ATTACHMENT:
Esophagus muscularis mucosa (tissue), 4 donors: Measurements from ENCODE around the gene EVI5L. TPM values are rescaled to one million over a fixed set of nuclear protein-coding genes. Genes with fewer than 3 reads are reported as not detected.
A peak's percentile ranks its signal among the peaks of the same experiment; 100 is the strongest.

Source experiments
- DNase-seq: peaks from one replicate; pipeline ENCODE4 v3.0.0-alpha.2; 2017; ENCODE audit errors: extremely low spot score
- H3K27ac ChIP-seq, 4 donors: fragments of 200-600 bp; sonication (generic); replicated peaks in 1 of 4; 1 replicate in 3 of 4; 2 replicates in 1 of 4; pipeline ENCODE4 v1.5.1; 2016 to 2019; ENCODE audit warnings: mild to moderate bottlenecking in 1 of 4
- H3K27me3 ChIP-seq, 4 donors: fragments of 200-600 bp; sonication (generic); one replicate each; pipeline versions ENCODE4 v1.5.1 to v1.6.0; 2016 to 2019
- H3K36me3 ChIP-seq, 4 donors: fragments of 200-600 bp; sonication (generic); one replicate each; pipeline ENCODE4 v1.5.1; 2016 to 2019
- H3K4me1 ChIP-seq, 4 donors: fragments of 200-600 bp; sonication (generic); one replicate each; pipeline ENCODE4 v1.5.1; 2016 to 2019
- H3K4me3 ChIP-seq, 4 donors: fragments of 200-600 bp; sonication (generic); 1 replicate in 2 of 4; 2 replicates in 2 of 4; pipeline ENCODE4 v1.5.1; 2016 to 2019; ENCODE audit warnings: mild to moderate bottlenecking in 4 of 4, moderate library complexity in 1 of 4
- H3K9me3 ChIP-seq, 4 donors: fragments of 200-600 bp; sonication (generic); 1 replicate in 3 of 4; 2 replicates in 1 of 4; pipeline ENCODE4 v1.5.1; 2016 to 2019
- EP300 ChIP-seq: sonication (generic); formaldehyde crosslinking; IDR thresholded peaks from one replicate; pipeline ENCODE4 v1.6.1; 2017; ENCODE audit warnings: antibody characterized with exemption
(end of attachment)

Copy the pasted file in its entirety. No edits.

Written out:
Esophagus muscularis mucosa (tissue), 4 donors: Measurements from ENCODE around the gene EVI5L. TPM values are rescaled to one million over a fixed set of nuclear protein-coding genes. Genes with fewer than 3 reads are reported as not detected.
A peak's percentile ranks its signal among the peaks of the same experiment; 100 is the strongest.

Source experiments
- DNase-seq: peaks from one replicate; pipeline ENCODE4 v3.0.0-alpha.2; 2017; ENCODE audit errors: extremely low spot score
- H3K27ac ChIP-seq, 4 donors: fragments of 200-600 bp; sonication (generic); replicated peaks in 1 of 4; 1 replicate in 3 of 4; 2 replicates in 1 of 4; pipeline ENCODE4 v1.5.1; 2016 to 2019; ENCODE audit warnings: mild to moderate bottlenecking in 1 of 4
- H3K27me3 ChIP-seq, 4 donors: fragments of 200-600 bp; sonication (generic); one replicate each; pipeline versions ENCODE4 v1.5.1 to v1.6.0; 2016 to 2019
- H3K36me3 ChIP-seq, 4 donors: fragments of 200-600 bp; sonication (generic); one replicate each; pipeline ENCODE4 v1.5.1; 2016 to 2019
- H3K4me1 ChIP-seq, 4 donors: fragments of 200-600 bp; sonication (generic); one replicate each; pipeline ENCODE4 v1.5.1; 2016 to 2019
- H3K4me3 ChIP-seq, 4 donors: fragments of 200-600 bp; sonication (generic); 1 replicate in 2 of 4; 2 replicates in 2 of 4; pipeline ENCODE4 v1.5.1; 2016 to 2019; ENCODE audit warnings: mild to moderate bottlenecking in 4 of 4, moderate library complexity in 1 of 4
- H3K9me3 ChIP-seq, 4 donors: fragments of 200-600 bp; sonication (generic); 1 replicate in 3 of 4; 2 replicates in 1 of 4; pipeline ENCODE4 v1.5.1; 2016 to 2019
- EP300 ChIP-seq: sonication (generic); formaldehyde crosslinking; IDR thresholded peaks from one replicate; pipeline ENCODE4 v1.6.1; 2017; ENCODE audit warnings: antibody characterized with exemption